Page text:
On Wednesday this week RSC Live from Stratford-upon-Avon broadcasts Gregory Doran’s production of King Lear to cinemas across Britain. As preparation for this, my work as producer has meant that I’ve watched the staging half a dozen times now – and on each occasion it seems to me richer and deeper and more moving. Antony Sher plays the king and gives, to my mind, a fiercely intelligent, subtly complex performance that I feel privileged to be seeing at close quarters. Complementing him is an exceptional cast including David Troughton, Antony Byrne, Paapa Essiedu and Natalie Simpson. And the production is strikingly visual too, with Niki Turner’s vivid, often sumptuous design and Tim Mitchell’s accomplished lighting. If you can book a ticket for Wednesday I don’t think you’ll regret it.
We’re opening the broadcast with a brief montage of photographs of distinguished actors who have played Lear at Stratford, beginning with John Gielgud in 1950. And as background to all of this I have been reading Jonathan Croall’s terrific recent book for The Arden Shakespeare, Performing King Lear: From Gielgud to Russell Beale. (I should note I’m also working on a book for Arden.)
Drawing on a mix of contemporary reviews and revealing new interviews, in Performing Lear Jonathan Croall discusses the ways in which King Lear as character and as drama has been interpreted across history, and especially since John Gielgud played the first of his four Lears at the Old Vic in 1931. The book, which is clearly the result of extensive research, is full of insight, theatrical lore and anecdotal detail (although it has one regrettable absence, of which more below). Included are the following comments about earlier Lears in Stratford:
On John Gielgud, 1950: this was the great actor’s Stratford debut, in a production by Anthony Quayle, and the critic J.C. Trewin wrote, ‘King Lear is an Ancient Monument, but in the early stages Gielgud behaves like a guide who is showing us around… Until the end the actor, intellectually commanding, illuminated the part from without rather than from within.’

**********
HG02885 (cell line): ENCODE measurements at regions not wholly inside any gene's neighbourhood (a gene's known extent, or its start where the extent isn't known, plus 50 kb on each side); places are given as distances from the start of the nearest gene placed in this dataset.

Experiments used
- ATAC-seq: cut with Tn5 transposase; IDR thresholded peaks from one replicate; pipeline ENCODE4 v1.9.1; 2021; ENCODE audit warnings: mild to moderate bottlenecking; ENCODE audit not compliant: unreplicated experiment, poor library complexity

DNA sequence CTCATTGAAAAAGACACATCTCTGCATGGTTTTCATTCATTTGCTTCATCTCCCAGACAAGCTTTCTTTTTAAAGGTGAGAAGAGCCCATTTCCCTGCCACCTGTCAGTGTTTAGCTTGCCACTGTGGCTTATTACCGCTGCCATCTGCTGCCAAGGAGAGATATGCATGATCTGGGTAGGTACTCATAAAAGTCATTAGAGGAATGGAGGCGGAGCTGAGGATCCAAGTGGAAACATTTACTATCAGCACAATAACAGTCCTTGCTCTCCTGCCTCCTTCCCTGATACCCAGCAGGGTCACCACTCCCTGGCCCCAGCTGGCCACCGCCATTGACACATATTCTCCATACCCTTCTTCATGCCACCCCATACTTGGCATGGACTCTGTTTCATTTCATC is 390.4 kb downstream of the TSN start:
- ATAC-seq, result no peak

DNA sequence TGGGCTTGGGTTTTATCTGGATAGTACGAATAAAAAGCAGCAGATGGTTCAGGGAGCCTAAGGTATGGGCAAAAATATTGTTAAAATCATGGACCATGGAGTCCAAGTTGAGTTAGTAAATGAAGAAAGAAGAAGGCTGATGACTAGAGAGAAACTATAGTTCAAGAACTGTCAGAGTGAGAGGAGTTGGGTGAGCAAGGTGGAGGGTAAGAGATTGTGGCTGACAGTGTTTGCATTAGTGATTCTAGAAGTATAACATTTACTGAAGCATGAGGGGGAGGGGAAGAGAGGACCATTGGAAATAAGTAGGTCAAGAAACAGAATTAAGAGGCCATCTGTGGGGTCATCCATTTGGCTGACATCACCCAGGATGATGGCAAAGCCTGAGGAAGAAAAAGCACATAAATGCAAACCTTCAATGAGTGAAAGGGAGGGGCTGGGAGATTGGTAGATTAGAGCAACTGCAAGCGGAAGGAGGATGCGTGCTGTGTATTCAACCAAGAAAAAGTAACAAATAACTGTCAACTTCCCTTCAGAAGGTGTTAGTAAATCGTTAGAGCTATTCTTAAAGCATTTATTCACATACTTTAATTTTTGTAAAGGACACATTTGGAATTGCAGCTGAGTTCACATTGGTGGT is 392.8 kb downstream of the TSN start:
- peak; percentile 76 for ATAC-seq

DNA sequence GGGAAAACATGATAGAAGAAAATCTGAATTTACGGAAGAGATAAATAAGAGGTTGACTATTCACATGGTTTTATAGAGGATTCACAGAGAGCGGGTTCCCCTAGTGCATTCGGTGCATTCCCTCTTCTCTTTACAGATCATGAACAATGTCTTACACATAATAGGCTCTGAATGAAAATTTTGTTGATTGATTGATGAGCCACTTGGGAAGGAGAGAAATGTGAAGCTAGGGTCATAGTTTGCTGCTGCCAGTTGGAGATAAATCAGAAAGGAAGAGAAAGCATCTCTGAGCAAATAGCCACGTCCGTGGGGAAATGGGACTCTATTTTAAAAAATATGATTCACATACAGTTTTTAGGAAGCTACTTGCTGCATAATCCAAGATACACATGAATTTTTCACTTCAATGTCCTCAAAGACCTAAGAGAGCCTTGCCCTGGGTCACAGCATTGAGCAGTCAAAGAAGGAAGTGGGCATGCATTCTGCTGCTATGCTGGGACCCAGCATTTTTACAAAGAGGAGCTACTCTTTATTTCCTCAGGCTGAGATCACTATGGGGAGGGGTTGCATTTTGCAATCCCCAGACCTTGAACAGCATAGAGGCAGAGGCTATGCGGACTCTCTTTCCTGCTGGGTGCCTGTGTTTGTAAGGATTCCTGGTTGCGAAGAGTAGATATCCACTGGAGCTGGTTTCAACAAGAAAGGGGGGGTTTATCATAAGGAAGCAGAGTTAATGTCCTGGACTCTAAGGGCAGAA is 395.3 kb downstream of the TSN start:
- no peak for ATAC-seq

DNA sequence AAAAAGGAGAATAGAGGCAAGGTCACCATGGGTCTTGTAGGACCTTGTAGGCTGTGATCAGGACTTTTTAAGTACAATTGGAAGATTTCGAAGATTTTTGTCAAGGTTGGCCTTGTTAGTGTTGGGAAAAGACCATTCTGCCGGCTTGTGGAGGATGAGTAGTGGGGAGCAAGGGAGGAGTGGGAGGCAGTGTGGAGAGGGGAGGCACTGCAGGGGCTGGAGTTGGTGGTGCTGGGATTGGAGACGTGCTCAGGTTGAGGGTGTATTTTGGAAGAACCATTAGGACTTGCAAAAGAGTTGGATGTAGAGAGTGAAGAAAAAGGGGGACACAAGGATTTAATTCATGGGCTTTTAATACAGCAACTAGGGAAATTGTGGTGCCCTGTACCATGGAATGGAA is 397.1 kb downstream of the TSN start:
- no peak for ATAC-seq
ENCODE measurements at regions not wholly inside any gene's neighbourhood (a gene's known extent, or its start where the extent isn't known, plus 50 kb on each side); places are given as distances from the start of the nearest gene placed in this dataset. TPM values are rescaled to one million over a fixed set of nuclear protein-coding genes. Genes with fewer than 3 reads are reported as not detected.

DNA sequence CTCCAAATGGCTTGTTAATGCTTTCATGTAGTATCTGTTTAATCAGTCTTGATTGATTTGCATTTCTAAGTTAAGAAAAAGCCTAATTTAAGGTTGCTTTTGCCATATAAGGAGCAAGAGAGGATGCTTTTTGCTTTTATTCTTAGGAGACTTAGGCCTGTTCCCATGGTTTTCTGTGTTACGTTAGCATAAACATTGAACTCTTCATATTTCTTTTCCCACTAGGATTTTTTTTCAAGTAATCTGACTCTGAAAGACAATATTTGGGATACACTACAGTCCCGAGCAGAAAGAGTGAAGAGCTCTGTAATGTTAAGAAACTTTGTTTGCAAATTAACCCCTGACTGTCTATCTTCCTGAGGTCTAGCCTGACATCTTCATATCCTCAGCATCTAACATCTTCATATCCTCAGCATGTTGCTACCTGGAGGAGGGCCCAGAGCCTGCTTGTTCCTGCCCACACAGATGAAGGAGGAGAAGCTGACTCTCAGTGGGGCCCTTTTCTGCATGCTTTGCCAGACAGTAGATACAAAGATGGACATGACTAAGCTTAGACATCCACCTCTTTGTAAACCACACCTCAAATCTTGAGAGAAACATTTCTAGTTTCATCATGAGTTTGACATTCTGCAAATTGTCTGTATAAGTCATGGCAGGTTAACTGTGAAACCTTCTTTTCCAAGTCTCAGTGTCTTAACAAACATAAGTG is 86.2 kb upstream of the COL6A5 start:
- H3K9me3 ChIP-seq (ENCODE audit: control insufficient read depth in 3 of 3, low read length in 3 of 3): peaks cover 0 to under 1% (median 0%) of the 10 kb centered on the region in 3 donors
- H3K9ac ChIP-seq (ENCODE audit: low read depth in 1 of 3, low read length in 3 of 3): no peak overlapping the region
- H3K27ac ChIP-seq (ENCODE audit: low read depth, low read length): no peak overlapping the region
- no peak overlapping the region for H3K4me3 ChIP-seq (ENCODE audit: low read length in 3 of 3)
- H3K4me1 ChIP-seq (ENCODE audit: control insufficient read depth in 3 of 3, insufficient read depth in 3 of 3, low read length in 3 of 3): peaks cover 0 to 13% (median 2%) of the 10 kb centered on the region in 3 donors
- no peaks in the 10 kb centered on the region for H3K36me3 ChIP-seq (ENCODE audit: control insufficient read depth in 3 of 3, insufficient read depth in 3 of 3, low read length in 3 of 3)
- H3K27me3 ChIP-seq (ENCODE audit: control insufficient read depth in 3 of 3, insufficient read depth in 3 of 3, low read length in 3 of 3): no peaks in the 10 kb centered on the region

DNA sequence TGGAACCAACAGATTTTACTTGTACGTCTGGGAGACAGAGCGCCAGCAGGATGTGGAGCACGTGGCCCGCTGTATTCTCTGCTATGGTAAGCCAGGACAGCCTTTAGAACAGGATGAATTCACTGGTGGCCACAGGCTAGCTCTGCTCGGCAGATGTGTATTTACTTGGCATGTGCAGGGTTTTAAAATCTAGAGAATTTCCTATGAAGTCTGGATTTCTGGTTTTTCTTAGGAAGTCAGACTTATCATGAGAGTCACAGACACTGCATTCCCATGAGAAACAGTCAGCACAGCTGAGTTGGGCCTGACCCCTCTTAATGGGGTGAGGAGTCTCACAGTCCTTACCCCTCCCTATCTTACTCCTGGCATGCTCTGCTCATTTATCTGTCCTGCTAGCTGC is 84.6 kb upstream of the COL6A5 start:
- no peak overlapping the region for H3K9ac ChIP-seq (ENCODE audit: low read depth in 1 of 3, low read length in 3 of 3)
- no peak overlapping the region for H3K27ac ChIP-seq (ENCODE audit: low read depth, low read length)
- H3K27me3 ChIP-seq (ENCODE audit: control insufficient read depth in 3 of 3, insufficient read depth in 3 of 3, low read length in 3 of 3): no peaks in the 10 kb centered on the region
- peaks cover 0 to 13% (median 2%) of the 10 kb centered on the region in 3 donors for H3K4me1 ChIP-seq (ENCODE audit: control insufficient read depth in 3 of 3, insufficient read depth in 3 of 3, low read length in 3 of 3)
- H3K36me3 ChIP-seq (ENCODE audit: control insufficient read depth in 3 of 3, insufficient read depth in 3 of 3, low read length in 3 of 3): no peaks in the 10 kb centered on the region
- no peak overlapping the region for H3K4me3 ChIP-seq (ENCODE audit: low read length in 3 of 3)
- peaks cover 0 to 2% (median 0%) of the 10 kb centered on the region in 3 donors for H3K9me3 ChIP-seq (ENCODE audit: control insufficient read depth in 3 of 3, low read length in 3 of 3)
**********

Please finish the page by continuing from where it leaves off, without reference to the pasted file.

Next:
On John Gielgud, 1955: the actor persuaded director George Devine to commission designs from the celebrated American/Japanese sculptor Isamu Noguchi. As Croall writes,
Noguchi produced a set of startling abstract and geometric designs, including egg-forms, triangular caverns, bright-coloured moving screens, airborne prisms and a large floating wall… However, Noguchi had never designed costumes before, neither could he draw… Gielgud, his face surrounded by dense white horsehair, wore a crown resembling an upturned milking stool, carried what looked like a hearth-brush, and was trapped in a cloak full of holes, which symbolically grew larger as Lear’s mind disintegrated.. [He] was variously compared to the Wizard of Oz, a gruyere cheese, and a Henry Moore sculpture, while Emlyn Williams dubbed him “Gypsy Rose Lear”.
On Charles Laughton, 1959: tempted to Stratford to play both Bottom and Lear by young tyro Peter Hall, the ageing Hollywood actor failed to impress in the tragic role. Hall later wrote,
At another time, and if he acted the part in an intimate space, he might have been one of the great Lears. The pathos and ribaldry of his unhinged mind were certainly extraordinary. But in the storm he became, on the huge stage of the Stratford theatre, an aging actor whose voice had weakened, and who no longer had the equipment that was needed. He had been away too long. Playing Shakespeare is like athletics, you have to keep in training.